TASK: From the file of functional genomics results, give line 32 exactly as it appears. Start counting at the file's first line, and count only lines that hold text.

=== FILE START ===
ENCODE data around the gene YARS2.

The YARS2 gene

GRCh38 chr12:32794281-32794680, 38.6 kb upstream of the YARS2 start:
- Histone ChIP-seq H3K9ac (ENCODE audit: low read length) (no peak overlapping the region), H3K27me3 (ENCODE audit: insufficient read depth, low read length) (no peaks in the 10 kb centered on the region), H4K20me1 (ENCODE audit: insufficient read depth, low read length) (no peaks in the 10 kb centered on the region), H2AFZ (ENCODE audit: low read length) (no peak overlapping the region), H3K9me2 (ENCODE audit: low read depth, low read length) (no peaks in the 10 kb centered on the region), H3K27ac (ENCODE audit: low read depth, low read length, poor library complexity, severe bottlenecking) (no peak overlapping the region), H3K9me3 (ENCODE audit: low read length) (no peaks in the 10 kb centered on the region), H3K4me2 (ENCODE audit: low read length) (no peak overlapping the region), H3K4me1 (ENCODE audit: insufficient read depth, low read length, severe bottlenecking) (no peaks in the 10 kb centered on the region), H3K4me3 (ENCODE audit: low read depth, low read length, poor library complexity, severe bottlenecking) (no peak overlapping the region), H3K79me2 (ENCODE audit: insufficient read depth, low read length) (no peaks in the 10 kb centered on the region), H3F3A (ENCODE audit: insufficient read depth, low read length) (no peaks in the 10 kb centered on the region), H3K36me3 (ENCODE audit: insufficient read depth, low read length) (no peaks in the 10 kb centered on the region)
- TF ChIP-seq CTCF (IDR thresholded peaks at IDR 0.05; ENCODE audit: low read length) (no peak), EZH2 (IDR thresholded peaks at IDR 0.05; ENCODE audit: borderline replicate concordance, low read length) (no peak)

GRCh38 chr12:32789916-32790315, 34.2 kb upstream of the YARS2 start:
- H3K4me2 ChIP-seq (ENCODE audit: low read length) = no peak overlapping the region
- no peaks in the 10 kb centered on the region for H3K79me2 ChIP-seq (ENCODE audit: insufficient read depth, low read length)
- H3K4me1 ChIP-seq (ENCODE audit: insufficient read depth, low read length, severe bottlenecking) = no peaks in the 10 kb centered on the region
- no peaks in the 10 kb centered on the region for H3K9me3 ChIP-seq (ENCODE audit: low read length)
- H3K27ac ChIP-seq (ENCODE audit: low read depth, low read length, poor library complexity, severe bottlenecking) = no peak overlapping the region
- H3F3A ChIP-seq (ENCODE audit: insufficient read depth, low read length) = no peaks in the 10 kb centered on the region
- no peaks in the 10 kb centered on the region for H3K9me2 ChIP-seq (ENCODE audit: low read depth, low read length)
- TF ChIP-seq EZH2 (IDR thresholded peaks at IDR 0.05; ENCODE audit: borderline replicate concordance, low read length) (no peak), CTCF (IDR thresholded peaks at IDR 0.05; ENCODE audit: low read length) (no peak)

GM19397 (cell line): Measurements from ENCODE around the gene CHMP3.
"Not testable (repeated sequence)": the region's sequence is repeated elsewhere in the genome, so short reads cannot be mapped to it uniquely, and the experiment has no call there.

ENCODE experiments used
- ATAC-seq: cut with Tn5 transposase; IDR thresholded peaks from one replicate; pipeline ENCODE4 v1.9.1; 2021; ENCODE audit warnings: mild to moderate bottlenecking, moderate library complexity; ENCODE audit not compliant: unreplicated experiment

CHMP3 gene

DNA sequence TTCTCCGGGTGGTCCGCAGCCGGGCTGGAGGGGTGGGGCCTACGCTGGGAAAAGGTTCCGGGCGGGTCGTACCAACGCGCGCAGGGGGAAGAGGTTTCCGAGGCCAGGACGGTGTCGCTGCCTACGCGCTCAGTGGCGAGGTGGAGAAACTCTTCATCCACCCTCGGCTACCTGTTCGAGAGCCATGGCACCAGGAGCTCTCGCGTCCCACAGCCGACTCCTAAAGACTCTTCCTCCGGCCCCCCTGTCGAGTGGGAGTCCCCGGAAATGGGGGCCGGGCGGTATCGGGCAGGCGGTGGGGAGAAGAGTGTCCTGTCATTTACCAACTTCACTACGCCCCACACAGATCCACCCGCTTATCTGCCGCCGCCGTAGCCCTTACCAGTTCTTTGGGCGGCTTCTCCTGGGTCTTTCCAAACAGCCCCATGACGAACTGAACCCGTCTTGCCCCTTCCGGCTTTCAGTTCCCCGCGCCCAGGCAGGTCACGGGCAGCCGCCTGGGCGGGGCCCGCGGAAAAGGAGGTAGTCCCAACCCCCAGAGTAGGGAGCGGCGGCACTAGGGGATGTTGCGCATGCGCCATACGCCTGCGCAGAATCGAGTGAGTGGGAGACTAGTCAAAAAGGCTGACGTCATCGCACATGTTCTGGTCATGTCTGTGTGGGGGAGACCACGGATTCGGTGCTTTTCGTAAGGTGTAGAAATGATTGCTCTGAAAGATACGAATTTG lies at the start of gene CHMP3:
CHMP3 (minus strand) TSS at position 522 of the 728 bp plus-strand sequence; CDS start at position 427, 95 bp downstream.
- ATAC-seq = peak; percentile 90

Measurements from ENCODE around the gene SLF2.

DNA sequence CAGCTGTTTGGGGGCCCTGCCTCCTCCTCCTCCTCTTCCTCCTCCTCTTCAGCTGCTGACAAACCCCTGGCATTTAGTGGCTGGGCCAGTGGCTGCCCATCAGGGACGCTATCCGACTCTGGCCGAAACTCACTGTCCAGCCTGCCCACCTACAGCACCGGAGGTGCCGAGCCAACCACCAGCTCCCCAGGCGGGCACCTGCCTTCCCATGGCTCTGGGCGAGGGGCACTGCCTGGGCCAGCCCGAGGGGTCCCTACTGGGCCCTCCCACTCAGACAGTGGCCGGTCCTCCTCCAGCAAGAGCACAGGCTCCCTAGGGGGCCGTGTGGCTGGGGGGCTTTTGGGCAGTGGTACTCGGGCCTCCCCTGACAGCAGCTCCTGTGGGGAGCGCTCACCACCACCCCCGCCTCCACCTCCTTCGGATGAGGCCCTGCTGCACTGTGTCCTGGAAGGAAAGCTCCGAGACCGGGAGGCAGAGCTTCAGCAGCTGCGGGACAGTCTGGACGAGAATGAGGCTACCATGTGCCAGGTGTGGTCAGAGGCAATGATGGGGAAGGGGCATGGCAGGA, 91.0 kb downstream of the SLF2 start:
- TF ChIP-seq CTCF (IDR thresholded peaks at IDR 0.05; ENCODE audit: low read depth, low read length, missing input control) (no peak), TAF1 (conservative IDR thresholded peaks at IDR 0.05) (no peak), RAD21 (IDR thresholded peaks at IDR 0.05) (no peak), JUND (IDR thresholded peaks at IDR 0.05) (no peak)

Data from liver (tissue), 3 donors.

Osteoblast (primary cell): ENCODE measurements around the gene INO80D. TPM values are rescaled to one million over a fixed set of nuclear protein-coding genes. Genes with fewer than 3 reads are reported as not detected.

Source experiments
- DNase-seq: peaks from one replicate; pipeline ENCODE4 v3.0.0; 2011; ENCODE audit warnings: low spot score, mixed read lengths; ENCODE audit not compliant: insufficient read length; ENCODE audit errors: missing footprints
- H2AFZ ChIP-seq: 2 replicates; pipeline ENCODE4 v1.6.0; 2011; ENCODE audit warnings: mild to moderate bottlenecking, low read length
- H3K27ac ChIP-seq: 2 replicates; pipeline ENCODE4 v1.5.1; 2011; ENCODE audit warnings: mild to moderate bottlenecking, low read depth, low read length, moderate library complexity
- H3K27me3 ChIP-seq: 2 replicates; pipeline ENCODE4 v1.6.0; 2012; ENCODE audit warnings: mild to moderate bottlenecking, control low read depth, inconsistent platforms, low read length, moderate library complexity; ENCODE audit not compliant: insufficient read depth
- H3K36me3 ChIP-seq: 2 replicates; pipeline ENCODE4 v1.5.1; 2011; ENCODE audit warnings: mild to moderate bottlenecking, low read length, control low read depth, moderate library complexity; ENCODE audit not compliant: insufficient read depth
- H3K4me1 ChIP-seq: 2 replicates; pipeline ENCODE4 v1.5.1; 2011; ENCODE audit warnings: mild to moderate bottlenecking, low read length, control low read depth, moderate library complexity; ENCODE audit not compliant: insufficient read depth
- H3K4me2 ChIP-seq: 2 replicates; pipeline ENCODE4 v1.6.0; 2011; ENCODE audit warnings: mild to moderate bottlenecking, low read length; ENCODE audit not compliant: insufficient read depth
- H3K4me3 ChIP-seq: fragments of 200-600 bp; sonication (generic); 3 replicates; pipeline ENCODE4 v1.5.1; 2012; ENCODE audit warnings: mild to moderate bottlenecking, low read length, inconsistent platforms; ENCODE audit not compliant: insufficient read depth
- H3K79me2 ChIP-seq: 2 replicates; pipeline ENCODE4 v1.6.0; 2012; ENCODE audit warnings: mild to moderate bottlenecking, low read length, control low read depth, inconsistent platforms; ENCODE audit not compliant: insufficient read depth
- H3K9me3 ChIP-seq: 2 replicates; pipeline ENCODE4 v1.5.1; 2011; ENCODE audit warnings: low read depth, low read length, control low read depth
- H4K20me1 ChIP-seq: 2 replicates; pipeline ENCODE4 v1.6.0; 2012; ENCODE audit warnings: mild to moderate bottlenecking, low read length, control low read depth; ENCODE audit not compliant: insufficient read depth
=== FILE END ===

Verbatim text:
- H3K27me3 ChIP-seq: 2 replicates; pipeline ENCODE4 v1.6.0; 2012; ENCODE audit warnings: mild to moderate bottlenecking, control low read depth, inconsistent platforms, low read length, moderate library complexity; ENCODE audit not compliant: insufficient read depth